Freelancing provides one of the best ways to make money on your own terms. Becoming a freelancer means you’re a contract worker and not an employee. While you don’t get employee perks and benefits, you get the freedom to set your own rates, set your schedule, and choose who you work with.
Getting started is easy, but scaling up can be a bit of a challenge. While it’s important to work on mastering your skill set, you also have to manage a business, which includes tasks like accounting, pitching, client communication, and more. While freelancers tend to earn more than the average employee in their field, they need to because some of that money goes to taxes and operating expenses.
As a result, many people may experience the ‘burnt out’ or ‘underpaid freelancer’ syndrome. There’s a way to overcome this, however, and it all comes down to managing your time and energy so you can scale your freelance business up. Here’s how freelancers can start scaling up in every way despite being swamped with tons of projects.
Find Higher Paying Clients
One of the best ways to scale up as a freelancer is to find higher-paying clients. When you’re just getting started, you may offer a basic introductory rate. Over time, your skills will grow and your rates will increase.
If you feeling like money is tight in your business or that you’re not being paid enough for your services, it’s likely time to start raising rates. Realize that you may not need to search for new clients right off the bat.
At the end of the year or the start of a new one is the perfect time to request a rate increase or tell clients that your rates will be going up. Of course, some of your clients may not be willing to pay the rate increase but others will. This instant pay increase will only happen if you speak up and ask for a higher rate.
You can always start pitching new clients with a higher rate as well and you should be doing this regularly or at least keeping a list of leads. Schedule time on your calendar where you can search for prospects each week or month and apply to new jobs. Higher paying work is out there in your freelance niche. You just have to be organized and willing to take the time to seek it out.
Narrow Your Niche
Are you trying to be a jack of all trades? Have you been guilty of picking up just any job just to make money freelancing and get some experience? This is okay to do initially, but once you get established, it’s important to narrow your niche down. Freelancers can manage their time and scale up faster if they have a specified niche.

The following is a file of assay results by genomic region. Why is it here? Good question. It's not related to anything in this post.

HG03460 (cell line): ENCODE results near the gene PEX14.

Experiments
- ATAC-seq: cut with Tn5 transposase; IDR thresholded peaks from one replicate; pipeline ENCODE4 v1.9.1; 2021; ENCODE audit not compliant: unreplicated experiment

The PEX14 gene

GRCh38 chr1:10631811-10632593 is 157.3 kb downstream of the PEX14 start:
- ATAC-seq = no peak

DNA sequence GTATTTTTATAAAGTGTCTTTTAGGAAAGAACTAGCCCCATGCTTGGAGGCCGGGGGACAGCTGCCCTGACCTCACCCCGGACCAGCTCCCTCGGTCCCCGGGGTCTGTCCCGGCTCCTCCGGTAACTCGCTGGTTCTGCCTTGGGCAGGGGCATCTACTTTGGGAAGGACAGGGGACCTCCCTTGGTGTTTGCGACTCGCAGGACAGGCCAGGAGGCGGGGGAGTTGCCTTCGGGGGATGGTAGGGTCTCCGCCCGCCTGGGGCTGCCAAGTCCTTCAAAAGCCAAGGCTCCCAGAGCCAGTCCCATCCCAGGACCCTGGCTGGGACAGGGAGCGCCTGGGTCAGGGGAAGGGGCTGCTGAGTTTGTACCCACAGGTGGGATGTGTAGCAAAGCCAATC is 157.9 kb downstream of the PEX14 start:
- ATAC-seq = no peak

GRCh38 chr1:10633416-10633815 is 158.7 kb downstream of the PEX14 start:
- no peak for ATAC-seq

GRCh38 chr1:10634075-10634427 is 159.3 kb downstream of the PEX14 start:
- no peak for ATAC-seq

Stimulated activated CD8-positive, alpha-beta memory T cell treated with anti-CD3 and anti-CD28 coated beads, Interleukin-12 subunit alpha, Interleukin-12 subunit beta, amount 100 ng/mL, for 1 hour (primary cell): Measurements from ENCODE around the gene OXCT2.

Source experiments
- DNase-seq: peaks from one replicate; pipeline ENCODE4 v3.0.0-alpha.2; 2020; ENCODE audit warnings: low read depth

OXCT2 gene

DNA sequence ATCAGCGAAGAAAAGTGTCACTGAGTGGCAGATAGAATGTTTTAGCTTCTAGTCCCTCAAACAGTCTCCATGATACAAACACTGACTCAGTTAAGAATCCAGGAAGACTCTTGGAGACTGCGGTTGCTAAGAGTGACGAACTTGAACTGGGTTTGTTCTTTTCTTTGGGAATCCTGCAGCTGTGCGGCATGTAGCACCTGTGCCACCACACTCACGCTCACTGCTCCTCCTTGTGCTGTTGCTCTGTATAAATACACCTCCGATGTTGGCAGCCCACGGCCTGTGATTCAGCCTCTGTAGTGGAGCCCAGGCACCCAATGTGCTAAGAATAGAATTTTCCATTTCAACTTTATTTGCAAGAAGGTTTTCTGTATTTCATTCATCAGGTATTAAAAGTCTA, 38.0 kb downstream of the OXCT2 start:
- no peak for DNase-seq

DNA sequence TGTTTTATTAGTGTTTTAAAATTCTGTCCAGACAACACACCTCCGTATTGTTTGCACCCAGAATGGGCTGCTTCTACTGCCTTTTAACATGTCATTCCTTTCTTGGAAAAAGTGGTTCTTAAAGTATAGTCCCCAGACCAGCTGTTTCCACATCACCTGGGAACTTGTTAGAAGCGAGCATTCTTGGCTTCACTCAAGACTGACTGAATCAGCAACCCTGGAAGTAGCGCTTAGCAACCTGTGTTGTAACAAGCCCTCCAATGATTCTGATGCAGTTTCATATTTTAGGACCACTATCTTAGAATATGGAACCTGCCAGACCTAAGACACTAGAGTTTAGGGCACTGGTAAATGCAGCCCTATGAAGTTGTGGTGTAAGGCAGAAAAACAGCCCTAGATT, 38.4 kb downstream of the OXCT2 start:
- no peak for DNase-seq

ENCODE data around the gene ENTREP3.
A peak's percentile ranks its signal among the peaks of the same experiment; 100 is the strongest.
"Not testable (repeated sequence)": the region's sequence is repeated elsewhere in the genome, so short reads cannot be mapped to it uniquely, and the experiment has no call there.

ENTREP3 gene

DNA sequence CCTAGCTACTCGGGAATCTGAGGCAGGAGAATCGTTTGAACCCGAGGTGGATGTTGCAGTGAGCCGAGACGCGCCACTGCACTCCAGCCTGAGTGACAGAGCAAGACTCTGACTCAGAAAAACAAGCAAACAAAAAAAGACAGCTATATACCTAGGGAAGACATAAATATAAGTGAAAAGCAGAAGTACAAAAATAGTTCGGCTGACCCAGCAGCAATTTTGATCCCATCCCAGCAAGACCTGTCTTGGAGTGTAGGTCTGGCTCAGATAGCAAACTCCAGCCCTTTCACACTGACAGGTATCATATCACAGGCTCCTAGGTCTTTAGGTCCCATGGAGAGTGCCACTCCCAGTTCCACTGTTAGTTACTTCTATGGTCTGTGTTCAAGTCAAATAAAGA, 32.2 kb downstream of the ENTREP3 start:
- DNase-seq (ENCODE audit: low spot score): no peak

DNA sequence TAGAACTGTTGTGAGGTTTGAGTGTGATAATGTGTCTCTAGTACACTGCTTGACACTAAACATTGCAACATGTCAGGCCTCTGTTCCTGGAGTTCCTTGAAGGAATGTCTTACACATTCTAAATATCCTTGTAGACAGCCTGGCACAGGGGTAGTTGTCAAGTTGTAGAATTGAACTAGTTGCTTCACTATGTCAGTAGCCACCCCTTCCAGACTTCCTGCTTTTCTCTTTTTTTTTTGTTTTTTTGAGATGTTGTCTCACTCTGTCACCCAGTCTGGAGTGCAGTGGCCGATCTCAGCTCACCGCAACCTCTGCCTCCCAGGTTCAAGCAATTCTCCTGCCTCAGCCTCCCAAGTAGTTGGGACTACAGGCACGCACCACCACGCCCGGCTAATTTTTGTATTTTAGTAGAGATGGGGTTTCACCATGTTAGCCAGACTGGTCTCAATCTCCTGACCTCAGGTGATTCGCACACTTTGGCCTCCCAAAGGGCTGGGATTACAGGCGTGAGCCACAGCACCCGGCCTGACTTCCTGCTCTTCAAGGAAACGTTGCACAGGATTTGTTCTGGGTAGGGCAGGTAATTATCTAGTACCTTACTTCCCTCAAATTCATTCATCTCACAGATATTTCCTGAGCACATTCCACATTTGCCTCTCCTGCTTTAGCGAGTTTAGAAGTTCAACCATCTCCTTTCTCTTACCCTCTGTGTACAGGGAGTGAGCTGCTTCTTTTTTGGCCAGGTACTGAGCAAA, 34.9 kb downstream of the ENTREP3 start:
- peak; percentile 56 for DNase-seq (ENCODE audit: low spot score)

You may feel like niching down means you will turn a lot of good-paying work away but it’s actually the contrary. Niching down will allow you to save time on projects that don’t serve you. Plus, it will be easier to become an expert in your field. You want to be known for something. General freelancers don’t really get referrals or top picks for most projects because people don’t know what your specialty is.
If you have a particular niche, and you’ve taken time to grow your expertise in that area, you can build a solid reputation for yourself and attract top-level work.
Become More Efficient When Completing Unpaid Tasks
When you have a regular W2 job and get paid hourly or with a salary, you have a guarantee that you’ll get paid even if you slack off or spend too much time on something. This is not the case with freelancing. Time is money – literally. And you must make sure you’re managing your time efficiently, especially when it comes to important but unpaid tasks.
Consider using a project management system like Asana or Tello to manage your client’s work and keep some meetings to a minimum unless they’re included in your project rate. Try not to waste too much time on email or consider setting up an autoresponder or FAQ page to answer common questions from prospects.
Also, set up automatic invoicing for recurring clients and communicate efficiently with clients and teammates to limit many back and forth.
Outsource Some Tedious Tasks
Just because your freelance clients are outsourcing a task to you doesn’t mean you can’t outsource that task to someone else. Talk to your clients to get their approval for you outsourcing a task and ensure them that they’ll get the same quality overall. If you’re a graphic designer and want to hire an assistant to help with client work, be sure to oversee what they do and make sure it has your stamp of approval before submitting the project.
Or, outsource some tasks in your business that could free up more time and help you scale up. As a freelance writer, sometimes, I have my assistant help me develop topic ideas for clients. I do the writing work, but sometimes it takes me a while to come up with topic pitches. By outsourcing this task, I can gain back some time and focus on other business areas.
Streamline Your Work – Offer a Product
One other way that freelancers can manage their time and business to scale up is by streamlining their work and turning it into a product that can be sold again and again. Most freelancers tend to get paid for their services but see if you can automate a service or teach it to a client for money instead.
For example, if you design social media or Pinterest images for clients, you can continue offering this service but also sell social media image templates that your clients can use and customize. You never know who will be interested in a reusable product that you can offer to save more of your time and scale-up.
Scaling up as a freelancer is easier when you can efficiently manage your schedule, free up more time, and grow your income.